A major lesson businesses continue to emphasize that they learned this past year is that any organization, regardless of size, is vulnerable to a data breach. Starting with the infamous Target breach in late 2013, which compromised millions of consumers, continuing to the Sony attack that saw personal information exposed, and now the massive breach at Anthem, well-known entities have endured financial and reputational damage due to breaches.
In a Ponemon Institute study, commissioned by sensitive-data-management-solution provider Identity Finder, called "2014: Year of the Mega Breaches;" 735 IT and IT security practitioners were polled to gauge how their organizations reacted — both attitudinally and through IT security investments — to the Target breach in 2014. The study also explored details about breaches that some respondents' businesses had experienced.
According to the study, organizations are more aware of data breaches, but many continue to invest in solutions that have failed to keep cyber criminals out — for example, JP Morgan Chase spent $250 million on security prior to its breach last year — and those organizations are failing to invest in areas that could empower them to shrink the amount of data that cyber criminals can steal in the first place. In this slideshow, Todd Feinman, CEO, Identity Finder, highlights findings from this study.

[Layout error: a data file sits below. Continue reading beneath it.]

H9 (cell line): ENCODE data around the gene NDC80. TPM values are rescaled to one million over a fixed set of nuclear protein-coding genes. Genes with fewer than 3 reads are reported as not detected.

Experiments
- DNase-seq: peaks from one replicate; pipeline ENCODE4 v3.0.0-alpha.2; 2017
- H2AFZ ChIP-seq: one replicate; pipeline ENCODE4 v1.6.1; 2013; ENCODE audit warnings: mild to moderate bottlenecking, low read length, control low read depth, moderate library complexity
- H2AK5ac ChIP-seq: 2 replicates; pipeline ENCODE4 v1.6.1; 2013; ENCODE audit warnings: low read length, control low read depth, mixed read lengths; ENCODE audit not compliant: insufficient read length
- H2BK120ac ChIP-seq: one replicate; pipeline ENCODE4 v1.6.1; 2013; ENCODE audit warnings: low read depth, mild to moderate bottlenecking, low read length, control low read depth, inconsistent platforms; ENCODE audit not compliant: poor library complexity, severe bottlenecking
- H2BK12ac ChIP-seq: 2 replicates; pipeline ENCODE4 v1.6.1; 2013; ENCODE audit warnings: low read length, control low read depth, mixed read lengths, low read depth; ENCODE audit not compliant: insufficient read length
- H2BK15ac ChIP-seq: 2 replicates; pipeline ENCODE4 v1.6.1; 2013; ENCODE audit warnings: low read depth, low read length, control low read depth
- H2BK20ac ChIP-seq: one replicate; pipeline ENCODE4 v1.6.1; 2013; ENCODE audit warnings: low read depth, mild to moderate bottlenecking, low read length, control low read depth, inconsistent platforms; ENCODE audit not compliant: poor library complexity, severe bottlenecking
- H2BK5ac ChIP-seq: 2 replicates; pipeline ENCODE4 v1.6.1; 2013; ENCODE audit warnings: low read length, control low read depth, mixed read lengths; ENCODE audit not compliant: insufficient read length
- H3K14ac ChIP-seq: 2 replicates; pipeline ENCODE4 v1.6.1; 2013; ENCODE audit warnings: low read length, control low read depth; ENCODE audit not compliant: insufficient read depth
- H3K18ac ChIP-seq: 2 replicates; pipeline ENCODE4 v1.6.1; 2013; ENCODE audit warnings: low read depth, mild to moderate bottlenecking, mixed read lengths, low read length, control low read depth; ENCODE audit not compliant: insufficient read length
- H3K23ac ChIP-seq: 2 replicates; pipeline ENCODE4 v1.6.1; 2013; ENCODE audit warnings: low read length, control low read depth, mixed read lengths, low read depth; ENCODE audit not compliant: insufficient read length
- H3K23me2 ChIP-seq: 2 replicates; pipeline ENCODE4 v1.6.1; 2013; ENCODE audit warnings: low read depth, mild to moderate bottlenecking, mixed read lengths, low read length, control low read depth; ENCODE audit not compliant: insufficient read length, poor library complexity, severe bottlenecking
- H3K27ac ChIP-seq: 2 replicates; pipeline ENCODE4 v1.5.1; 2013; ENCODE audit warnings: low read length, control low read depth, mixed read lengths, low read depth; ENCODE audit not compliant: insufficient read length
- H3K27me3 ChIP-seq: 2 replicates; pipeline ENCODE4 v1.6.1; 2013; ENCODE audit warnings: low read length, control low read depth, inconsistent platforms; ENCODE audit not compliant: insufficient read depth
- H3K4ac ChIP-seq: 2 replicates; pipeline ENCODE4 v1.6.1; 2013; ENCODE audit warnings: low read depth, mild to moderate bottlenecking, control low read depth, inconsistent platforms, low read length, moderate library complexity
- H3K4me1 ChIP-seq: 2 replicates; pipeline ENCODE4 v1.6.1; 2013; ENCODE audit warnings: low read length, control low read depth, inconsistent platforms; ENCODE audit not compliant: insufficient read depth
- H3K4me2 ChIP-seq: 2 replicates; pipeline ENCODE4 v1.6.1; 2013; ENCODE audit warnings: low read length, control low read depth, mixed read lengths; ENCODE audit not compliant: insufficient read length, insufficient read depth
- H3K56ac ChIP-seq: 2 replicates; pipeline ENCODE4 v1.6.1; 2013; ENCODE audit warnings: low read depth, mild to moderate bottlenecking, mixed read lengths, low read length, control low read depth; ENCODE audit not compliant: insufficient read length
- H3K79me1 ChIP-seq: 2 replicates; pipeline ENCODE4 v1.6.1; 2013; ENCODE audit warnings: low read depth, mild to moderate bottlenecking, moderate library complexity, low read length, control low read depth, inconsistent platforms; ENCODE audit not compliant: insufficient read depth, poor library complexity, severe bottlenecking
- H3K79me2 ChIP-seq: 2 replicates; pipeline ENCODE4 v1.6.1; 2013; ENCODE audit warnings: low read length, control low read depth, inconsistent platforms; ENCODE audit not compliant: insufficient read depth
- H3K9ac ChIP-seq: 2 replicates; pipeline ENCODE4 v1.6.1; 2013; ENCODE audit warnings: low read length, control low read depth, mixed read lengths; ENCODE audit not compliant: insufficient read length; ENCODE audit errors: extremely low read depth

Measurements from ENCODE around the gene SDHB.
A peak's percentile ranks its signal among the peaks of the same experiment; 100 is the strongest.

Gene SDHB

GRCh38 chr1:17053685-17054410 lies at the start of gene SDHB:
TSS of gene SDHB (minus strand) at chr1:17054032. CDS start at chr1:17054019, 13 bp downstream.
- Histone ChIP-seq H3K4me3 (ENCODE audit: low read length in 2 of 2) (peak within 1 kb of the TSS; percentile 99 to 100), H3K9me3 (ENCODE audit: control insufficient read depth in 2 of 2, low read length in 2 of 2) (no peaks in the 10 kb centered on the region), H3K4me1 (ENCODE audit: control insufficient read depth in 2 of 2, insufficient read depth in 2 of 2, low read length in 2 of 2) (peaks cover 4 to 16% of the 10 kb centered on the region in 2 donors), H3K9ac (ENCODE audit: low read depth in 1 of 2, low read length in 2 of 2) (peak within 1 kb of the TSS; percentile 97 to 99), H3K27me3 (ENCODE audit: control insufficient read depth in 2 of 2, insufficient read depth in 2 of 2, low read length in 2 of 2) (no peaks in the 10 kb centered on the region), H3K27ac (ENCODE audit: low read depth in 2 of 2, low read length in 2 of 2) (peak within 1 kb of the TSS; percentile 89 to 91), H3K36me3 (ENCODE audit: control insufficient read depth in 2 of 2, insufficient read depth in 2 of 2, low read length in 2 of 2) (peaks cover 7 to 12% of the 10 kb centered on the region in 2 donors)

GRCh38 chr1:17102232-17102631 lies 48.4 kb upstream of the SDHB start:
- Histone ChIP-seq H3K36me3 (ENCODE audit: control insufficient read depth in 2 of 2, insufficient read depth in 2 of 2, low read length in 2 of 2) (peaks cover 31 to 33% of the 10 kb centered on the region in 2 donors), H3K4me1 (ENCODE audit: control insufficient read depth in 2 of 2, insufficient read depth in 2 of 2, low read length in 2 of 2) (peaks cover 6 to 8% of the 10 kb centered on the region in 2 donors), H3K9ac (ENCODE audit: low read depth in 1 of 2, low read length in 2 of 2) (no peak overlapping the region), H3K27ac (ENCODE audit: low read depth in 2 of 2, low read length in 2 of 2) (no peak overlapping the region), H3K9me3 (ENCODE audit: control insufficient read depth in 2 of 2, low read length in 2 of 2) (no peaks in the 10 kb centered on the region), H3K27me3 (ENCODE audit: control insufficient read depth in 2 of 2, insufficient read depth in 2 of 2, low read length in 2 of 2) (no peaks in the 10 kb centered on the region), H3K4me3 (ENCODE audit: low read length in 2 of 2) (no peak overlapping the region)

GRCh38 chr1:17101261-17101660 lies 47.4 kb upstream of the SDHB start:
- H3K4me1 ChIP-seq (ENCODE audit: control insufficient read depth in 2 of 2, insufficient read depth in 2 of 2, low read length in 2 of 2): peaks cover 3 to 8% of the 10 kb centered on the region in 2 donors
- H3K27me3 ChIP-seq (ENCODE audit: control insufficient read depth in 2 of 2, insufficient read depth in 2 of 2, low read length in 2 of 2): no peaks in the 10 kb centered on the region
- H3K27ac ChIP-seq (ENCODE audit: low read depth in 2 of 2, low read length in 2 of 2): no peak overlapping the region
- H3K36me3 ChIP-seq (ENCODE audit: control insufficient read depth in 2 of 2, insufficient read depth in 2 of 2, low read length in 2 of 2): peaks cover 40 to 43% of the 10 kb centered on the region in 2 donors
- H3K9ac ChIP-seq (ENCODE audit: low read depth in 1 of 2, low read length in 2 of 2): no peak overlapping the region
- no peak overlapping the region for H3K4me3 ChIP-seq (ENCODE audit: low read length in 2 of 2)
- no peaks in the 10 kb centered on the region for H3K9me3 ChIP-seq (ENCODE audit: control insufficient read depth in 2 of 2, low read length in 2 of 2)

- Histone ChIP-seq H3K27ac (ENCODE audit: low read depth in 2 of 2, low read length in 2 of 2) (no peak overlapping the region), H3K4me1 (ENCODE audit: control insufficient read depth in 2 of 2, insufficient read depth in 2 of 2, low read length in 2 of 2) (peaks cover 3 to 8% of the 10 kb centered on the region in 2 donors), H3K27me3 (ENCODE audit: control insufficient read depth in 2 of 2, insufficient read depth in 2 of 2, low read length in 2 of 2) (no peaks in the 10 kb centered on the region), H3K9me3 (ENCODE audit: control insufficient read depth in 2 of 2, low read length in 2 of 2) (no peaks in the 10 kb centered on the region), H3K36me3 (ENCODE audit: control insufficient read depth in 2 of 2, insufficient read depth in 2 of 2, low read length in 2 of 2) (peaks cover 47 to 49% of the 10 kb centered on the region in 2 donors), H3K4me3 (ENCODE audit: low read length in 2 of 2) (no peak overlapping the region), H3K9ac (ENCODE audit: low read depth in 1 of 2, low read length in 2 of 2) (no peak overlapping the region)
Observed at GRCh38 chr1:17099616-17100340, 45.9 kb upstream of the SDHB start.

Executives at several top tech firms outline the skills they need now and in the near future, including IaaS and IoT security expertise. Other skills listed may surprise you. ... More >>
Security professionals are in demand right now, and entry-level security jobs generally fall into either an engineer or analyst role. Find out more about required skills and career paths. ... More >>
Experts predict how cybersecurity will affect and involve our government, policies and politics in 2017. ... More >>